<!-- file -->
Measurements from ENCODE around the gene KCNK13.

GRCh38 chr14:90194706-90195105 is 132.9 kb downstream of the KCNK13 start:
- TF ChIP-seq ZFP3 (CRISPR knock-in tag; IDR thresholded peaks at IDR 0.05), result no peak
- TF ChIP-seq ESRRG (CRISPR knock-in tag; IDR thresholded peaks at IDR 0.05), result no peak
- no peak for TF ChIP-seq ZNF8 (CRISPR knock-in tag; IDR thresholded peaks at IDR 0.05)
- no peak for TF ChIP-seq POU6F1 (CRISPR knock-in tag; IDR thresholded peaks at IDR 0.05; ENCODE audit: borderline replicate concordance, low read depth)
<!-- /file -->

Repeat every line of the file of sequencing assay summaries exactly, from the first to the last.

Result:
Measurements from ENCODE around the gene KCNK13.

GRCh38 chr14:90194706-90195105 is 132.9 kb downstream of the KCNK13 start:
- TF ChIP-seq ZFP3 (CRISPR knock-in tag; IDR thresholded peaks at IDR 0.05), result no peak
- TF ChIP-seq ESRRG (CRISPR knock-in tag; IDR thresholded peaks at IDR 0.05), result no peak
- no peak for TF ChIP-seq ZNF8 (CRISPR knock-in tag; IDR thresholded peaks at IDR 0.05)
- no peak for TF ChIP-seq POU6F1 (CRISPR knock-in tag; IDR thresholded peaks at IDR 0.05; ENCODE audit: borderline replicate concordance, low read depth)